A Triceratops dinosaur horn discovered in Dawson County, Montana, has been dated to about 33,500 years ago and is challenging the view that dinosaurs disappeared about 65 million years ago.
The Triceratops forehead horn was excavated in May 2012 and sent to the Glendive Dinosaur and Fossil Museum, which has been cooperating since 2005 with the Paleochronology Group, a team of consultants in geology, paleontology, chemistry, engineering and education.
A sample of the dinosaur’s horn was sent to the Head of the Paleochronology Group Hugh Miller for carbon-14 dating.
Miller forwarded the sample to the Center for Applied Isotope Studies at the University of Georgia, which was divided in the laboratory into two fractions, one of which was dated to an age of 33,570 with a margin of error of 120 years and the other to an age of 41,010 with a margin of error of 220 years. The researcher said that it is always desirable to test multiple fractions to minimize the possibility of errors.
Triceratops, a name meaning “three-horned head,” is a genus of herbivorous dinosaur thought to have first appeared during the Cretaceous Period, about 68 million years ago, in what is now North America, and extinct during the Cretaceous-Paleogene Period, 66 million years ago.
However, scientists from the Paleochronology Group, who carry out research related to “science anomalies”, maintain that dinosaurs did not die out millions of years ago and that there is substantial evidence that they were still alive 23,000 years ago.
Until recently, carbon-14 dating was never used to test dinosaur bones, as the analysis is reliable up to 55,000 years old. Scientists never considered it valid to carry out the test, as dinosaurs are believed to have been extinct for 65 million years, based on radiometric dating of volcanic layers above or below the fossils, a method that the Paleochronology Group declares has “serious problems and gross assumptions”.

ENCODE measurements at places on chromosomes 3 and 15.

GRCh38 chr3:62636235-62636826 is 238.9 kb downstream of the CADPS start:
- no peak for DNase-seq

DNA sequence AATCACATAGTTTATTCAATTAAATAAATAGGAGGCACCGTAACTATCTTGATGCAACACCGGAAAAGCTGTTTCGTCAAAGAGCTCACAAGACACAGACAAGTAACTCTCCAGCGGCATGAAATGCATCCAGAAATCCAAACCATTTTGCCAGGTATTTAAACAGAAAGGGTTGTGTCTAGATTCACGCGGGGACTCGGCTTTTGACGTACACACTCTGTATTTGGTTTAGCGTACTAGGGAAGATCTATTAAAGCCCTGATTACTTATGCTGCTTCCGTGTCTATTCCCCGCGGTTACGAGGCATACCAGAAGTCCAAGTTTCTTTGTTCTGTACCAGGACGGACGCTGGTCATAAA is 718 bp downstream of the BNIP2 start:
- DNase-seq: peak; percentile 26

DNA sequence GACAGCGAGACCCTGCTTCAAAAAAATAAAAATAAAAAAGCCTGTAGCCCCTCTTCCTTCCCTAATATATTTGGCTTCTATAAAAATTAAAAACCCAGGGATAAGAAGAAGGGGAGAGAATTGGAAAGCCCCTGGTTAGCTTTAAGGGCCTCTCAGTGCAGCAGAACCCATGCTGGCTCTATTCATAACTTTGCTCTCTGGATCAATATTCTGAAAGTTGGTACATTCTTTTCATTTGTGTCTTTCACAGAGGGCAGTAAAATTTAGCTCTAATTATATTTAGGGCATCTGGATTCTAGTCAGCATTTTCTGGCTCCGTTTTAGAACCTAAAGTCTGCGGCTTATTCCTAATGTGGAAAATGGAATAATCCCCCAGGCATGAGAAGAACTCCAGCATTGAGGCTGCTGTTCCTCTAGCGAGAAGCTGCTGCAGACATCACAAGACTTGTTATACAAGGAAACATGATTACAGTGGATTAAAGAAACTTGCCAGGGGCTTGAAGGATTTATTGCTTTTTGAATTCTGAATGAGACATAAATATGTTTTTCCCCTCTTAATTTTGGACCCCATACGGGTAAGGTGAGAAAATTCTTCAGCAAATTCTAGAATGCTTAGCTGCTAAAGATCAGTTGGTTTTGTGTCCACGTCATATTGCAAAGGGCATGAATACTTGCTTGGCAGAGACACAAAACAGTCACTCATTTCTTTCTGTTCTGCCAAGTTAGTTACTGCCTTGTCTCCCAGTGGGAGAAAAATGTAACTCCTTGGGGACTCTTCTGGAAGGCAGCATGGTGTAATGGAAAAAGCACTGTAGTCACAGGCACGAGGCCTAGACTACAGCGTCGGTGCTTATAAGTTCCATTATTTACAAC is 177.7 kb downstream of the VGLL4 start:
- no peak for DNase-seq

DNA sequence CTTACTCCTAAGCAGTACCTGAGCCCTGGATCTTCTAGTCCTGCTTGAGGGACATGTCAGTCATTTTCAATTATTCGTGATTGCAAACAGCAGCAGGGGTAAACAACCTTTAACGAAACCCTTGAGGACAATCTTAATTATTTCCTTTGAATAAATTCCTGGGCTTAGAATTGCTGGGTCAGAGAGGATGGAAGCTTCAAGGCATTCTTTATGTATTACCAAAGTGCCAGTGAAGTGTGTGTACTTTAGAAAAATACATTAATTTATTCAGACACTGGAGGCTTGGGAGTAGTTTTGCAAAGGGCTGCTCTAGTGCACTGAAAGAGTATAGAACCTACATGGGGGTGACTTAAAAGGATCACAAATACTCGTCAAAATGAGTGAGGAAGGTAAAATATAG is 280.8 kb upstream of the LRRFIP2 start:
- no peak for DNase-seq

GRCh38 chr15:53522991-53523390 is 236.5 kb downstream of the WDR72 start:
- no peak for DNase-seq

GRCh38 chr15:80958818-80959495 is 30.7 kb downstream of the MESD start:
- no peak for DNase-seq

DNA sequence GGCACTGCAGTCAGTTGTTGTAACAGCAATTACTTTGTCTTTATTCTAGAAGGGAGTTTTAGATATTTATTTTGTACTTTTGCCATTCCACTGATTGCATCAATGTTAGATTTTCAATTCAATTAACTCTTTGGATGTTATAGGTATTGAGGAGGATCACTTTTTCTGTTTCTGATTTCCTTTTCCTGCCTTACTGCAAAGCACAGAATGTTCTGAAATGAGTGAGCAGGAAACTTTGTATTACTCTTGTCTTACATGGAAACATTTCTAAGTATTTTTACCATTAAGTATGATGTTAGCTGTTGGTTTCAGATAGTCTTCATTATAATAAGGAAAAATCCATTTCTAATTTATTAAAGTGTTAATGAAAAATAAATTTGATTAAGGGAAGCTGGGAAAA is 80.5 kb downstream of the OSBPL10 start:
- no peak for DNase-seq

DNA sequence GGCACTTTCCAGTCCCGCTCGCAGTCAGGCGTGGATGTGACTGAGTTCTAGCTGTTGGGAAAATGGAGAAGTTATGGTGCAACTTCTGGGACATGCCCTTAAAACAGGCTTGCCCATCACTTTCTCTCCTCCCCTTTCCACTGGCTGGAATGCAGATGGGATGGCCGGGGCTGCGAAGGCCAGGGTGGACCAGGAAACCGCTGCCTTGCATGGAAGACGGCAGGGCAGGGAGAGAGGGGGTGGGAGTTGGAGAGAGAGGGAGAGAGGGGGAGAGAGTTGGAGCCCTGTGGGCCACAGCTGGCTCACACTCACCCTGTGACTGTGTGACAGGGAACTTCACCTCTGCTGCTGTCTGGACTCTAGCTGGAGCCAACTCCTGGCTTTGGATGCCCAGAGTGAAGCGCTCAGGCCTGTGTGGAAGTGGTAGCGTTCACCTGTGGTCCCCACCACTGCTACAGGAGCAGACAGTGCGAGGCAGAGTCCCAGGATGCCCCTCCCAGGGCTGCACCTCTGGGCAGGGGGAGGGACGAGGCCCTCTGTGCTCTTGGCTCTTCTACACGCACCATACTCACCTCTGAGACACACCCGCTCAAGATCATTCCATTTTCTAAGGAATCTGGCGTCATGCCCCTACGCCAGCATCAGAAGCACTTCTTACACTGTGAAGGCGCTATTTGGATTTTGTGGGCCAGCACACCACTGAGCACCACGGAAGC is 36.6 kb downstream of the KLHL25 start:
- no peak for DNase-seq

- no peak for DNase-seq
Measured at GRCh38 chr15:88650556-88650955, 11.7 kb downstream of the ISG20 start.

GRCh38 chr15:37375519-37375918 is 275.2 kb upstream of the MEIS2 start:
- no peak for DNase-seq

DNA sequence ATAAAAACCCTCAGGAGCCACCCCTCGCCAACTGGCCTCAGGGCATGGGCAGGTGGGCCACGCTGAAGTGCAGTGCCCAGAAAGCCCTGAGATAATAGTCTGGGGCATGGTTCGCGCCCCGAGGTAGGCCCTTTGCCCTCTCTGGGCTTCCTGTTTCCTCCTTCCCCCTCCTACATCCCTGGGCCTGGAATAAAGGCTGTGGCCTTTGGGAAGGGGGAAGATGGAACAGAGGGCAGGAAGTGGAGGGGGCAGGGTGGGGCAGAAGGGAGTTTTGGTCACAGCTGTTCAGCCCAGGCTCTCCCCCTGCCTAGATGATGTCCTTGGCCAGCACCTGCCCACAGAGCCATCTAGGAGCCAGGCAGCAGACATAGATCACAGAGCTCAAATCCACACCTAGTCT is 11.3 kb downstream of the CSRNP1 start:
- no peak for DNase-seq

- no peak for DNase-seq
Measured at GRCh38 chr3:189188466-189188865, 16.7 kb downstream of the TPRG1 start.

“It became clear years ago that paleontologists were not just neglecting to test dinosaur bones for C-14 content, but refusing to do so. Normally, a good scientist would be curious about the ages of important fossil bones,” Miller said.
The results of Triceratops horn analysis are not unique. According to Hugh Miller, numerous C-14 tests have already been performed on dinosaur bones, and surprisingly, they all returned results that only go back thousands rather than millions of years.
“I organized the Paleochronology Group in 2003 to fill a void regarding plant fossils and dinosaur bones, as I was curious to know how old they were with C-14 dating. Our model predicted that dinosaur bones would have a significant C-14, and indeed they span the 22,000-39,000-year range,” said Hugh Miller.
This finding goes against the dominant view of paleontologists and geologists, who claim that dinosaurs lived between 220 million and 65 million years ago, during the Mesozoic Era, and claims that Homo sapiens did not appear until about 200,000 years ago.
However, other independent researchers have pointed to ancient works of art, such as the carved “dinosaur” at Angkor Wat, and the Acámbaro figures, which appear to show humans riding dinosaurs, as perspective evidence.
Most agree that this work was done long before modern science gathered dinosaur fossils and conducted analyzes to produce detailed reconstructions of their appearance.
While there is a possibility that the C-14 test results were a result of contamination or error, although the results have been replicated and rigorous pre-treatments have been performed by the University of Georgia to control for this.
The failure to investigate or even acknowledge such significant findings, unfortunately, suggests that some scientists are more interested in maintaining current perspectives rather than seeking to advance knowledge and understanding in this field.